Foreign portfolio investors (FPIs) have displayed unwavering confidence in Indian markets, extending their investment spree for the fifth consecutive month. In July so far, FPIs have pumped 30,600 crore into Indian equities. This brings the total inflow into the equity market to ₹1.07 lakh crore so far this year, as per NSDL data.
This robust inflow sharply contrasts with the previous year, as FPIs offloaded Indian equities worth ₹1.21 lakh crore in CY22, marking the highest yearly outflow since the 2008 global financial crisis.
FPIs began CY23 with a negative outlook, withdrawing ₹28,852 crore from Indian equities, representing the worst outflow since June 2022. However, in the subsequent month, the pace of selling has slowed compared to January, with a withdrawal of ₹5,294 crore.
However, they turned bullish in March by infusing ₹7,936 crore and extended their optimism in April by pouring an additional ₹11,631 crore into Indian equities. This trend continued, with FPIs purchasing Indian stocks worth ₹43,838 crore in May and ₹47,148 crore in June.
They have been steadily buying in financial services, automobiles, capital goods, and construction. Recently, they have stepped up buying in FMCG and power. On the flip side, the selling trend in IT continues.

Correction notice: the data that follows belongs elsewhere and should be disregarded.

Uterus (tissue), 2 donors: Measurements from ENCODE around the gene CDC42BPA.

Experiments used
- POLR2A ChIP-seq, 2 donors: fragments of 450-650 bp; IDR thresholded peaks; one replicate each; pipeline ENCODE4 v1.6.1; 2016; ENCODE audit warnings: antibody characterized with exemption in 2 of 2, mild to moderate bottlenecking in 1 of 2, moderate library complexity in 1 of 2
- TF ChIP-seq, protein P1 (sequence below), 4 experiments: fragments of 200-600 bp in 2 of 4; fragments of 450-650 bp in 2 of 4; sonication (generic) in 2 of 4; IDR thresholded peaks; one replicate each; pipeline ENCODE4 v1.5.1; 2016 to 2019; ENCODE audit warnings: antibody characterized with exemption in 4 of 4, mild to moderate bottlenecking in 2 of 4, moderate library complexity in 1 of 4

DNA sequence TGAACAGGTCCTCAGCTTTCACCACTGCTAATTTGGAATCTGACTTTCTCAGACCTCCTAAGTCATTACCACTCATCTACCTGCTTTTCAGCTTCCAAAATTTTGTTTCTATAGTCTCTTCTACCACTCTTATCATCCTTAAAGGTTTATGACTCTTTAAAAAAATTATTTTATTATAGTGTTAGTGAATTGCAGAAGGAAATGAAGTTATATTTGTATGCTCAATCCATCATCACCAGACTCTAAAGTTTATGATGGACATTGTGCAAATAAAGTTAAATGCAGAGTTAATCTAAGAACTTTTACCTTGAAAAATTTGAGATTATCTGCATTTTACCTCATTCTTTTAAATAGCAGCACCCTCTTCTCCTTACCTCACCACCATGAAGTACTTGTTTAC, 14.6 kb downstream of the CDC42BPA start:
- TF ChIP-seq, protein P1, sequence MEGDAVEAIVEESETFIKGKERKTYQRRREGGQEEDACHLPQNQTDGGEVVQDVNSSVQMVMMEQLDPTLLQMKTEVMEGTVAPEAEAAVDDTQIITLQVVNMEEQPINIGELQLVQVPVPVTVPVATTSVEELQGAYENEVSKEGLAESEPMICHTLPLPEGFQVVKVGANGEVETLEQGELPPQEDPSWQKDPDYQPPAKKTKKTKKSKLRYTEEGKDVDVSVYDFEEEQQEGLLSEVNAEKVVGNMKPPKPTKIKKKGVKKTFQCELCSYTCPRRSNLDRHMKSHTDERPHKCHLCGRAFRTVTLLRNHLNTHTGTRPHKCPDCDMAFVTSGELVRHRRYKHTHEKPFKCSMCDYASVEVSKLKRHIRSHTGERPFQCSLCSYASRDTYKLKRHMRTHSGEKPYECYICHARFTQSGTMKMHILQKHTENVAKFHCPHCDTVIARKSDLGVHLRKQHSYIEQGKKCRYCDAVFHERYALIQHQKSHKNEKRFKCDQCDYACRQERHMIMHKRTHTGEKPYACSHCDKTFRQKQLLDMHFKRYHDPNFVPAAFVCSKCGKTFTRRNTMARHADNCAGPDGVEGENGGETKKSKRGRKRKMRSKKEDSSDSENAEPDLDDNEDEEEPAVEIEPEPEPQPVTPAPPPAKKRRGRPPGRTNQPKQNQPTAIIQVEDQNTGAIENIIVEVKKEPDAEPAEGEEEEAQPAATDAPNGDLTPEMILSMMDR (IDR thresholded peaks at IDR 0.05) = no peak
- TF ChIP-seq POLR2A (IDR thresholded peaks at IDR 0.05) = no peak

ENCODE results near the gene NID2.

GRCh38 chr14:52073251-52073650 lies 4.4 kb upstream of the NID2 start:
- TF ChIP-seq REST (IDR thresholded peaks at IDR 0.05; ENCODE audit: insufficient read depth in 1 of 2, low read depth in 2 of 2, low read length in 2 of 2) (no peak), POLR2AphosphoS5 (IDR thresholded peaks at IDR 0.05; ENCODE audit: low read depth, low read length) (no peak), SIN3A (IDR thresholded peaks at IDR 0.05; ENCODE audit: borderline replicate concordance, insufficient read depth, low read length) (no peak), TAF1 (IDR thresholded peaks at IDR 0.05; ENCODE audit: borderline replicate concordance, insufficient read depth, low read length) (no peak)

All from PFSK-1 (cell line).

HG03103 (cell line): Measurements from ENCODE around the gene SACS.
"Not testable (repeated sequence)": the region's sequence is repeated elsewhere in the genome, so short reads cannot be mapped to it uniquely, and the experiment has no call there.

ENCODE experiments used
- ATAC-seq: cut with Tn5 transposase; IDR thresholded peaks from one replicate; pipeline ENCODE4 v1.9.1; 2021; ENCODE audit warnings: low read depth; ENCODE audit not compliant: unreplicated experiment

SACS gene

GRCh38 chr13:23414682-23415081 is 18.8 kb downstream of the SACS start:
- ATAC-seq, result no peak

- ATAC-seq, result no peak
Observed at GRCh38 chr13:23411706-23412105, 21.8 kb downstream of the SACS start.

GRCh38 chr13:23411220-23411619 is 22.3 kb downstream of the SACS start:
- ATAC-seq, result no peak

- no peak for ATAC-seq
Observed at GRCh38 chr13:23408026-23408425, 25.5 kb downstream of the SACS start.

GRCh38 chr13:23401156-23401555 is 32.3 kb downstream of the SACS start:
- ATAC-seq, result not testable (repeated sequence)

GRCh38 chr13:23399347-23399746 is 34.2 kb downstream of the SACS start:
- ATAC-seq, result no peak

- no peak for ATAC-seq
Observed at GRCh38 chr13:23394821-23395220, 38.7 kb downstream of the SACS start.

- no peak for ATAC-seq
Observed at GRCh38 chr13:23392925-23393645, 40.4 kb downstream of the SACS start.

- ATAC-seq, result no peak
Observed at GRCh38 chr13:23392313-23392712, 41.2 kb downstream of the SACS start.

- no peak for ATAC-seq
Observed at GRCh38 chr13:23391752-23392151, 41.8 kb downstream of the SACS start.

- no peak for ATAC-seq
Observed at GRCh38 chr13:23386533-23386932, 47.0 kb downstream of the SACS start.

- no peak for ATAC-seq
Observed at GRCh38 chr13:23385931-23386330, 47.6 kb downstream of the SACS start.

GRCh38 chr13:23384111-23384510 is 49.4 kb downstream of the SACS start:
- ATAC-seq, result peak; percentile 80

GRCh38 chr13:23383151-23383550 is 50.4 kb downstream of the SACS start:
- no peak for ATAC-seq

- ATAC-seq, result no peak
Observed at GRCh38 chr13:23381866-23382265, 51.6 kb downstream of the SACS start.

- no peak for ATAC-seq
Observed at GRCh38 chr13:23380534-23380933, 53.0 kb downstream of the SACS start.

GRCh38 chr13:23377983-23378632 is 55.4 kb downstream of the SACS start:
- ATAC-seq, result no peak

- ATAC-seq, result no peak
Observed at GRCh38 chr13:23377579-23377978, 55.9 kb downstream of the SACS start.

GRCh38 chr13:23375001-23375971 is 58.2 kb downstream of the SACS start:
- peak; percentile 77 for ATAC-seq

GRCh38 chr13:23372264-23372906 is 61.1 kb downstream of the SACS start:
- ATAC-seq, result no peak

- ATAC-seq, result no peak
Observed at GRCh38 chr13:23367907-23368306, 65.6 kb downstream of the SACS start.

These sustained investments by FPIs have propelled Indian benchmark indices to reach historic highs, with the upward trajectory persisting and fresh record highs being set regularly.
Why do FPIs keep investing in Indian equities?
The major reason for the sustained FPI flows into India is the reversal in FPI strategy from 'Sell India, Buy China' to ‘Buy India, Sell China’.
"During the first 2 months of CY23, FPIs adopted the ‘Sell India, Buy China’ strategy, which led to massive flows to China, triggered by China’s opening up after Covid and expectations of a revival in growth and earnings," said Dr V K Vijayakumar, Chief Investment Strategist at Geojit Financial Services.
"This strategy was based on the view that China is cheap, and India is expensive. This strategy proved to be a mistake since the prospects of China deteriorated and those of India improved. The Chinese economy is struggling, and growth is expected to be muted for many years to come," he added.
On the other hand, India’s macros are steadily improving, he said, and GDP and corporate earnings growth have the potential to improve further from here. So FPIs have reversed their strategy to buy India Sell China’, he stated.
He also pointed out that the decline in the dollar index to below 100 on June 14, the lowest level in one year, is favourable to emerging markets.
Will the trend continue?
According to Dr V K Vijayakumar, the valuations in China (PE is 9) is hugely attractive now compared to valuations in India (PE is around 20) and, therefore, the ‘Sell China, Buy India’ policy of FPIs cannot continue for long.
In addition, he also stated that the Valuations in India are rich, from a short-term perspective. Therefore, even while continuing to invest in India, FPIs are likely to turn a bit cautious going forward.
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